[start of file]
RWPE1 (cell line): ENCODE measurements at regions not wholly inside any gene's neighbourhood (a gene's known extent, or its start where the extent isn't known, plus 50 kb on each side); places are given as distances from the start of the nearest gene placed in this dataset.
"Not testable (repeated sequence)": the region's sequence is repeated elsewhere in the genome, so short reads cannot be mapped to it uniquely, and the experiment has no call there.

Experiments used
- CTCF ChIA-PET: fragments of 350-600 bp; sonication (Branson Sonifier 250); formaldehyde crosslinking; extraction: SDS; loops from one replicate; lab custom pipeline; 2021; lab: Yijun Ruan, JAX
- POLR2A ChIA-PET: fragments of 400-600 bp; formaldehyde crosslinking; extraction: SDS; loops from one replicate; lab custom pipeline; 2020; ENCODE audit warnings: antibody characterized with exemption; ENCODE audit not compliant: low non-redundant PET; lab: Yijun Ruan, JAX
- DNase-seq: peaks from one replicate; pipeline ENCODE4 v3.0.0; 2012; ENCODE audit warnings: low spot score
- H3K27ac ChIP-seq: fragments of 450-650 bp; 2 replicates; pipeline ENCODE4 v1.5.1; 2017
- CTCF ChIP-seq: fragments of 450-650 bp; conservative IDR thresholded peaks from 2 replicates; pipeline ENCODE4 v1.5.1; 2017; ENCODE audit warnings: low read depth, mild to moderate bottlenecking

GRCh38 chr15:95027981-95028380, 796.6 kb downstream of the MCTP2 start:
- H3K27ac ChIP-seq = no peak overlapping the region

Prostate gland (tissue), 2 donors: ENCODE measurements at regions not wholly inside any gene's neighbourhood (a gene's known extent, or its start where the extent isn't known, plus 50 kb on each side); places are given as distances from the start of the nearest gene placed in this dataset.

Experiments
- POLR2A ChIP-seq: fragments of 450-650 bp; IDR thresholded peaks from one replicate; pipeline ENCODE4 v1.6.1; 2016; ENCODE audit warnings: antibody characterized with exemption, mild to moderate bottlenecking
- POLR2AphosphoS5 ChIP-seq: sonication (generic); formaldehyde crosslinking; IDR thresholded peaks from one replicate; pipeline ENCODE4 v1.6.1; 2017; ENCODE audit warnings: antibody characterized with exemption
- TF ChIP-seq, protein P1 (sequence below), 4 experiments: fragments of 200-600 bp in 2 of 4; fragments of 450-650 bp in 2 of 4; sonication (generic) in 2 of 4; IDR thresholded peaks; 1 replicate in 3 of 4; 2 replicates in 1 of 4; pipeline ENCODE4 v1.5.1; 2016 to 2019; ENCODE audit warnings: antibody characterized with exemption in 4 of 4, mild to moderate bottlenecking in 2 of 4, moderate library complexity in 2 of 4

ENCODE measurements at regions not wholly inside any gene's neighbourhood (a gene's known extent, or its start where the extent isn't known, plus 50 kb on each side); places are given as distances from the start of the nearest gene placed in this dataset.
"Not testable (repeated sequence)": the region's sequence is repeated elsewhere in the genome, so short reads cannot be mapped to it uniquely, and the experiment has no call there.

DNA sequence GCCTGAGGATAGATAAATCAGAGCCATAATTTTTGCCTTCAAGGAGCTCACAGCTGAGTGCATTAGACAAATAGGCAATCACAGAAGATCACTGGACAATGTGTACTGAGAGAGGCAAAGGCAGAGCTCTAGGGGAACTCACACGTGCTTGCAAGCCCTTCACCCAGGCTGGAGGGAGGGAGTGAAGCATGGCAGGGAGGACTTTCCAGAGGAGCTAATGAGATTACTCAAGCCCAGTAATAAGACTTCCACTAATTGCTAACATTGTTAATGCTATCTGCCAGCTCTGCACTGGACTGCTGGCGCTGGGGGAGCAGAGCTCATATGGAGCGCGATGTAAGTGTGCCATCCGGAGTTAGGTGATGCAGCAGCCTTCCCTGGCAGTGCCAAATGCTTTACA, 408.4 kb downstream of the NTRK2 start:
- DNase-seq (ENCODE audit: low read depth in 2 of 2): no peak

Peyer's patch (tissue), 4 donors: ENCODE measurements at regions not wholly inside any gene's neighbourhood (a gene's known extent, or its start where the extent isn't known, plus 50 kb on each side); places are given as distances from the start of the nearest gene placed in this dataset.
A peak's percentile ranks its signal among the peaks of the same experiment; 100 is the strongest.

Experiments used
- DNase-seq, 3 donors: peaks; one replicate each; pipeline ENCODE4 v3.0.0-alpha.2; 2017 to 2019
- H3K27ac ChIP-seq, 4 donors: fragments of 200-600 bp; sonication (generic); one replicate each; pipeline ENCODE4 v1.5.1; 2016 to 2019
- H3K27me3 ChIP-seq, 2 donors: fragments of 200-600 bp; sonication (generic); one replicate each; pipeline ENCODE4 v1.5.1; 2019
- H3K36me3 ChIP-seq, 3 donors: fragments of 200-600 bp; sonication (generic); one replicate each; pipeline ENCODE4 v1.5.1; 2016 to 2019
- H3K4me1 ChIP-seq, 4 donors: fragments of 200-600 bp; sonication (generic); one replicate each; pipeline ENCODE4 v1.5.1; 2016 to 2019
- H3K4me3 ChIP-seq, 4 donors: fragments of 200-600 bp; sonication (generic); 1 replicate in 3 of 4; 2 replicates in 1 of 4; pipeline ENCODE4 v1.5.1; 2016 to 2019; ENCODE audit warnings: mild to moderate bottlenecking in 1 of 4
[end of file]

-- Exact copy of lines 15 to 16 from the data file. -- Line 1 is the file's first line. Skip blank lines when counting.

- TF ChIP-seq, protein P1 (sequence below), 4 experiments: fragments of 200-600 bp in 2 of 4; fragments of 450-650 bp in 2 of 4; sonication (generic) in 2 of 4; IDR thresholded peaks; 1 replicate in 3 of 4; 2 replicates in 1 of 4; pipeline ENCODE4 v1.5.1; 2016 to 2019; ENCODE audit warnings: antibody characterized with exemption in 4 of 4, mild to moderate bottlenecking in 2 of 4, moderate library complexity in 2 of 4

ENCODE measurements at regions not wholly inside any gene's neighbourhood (a gene's known extent, or its start where the extent isn't known, plus 50 kb on each side); places are given as distances from the start of the nearest gene placed in this dataset.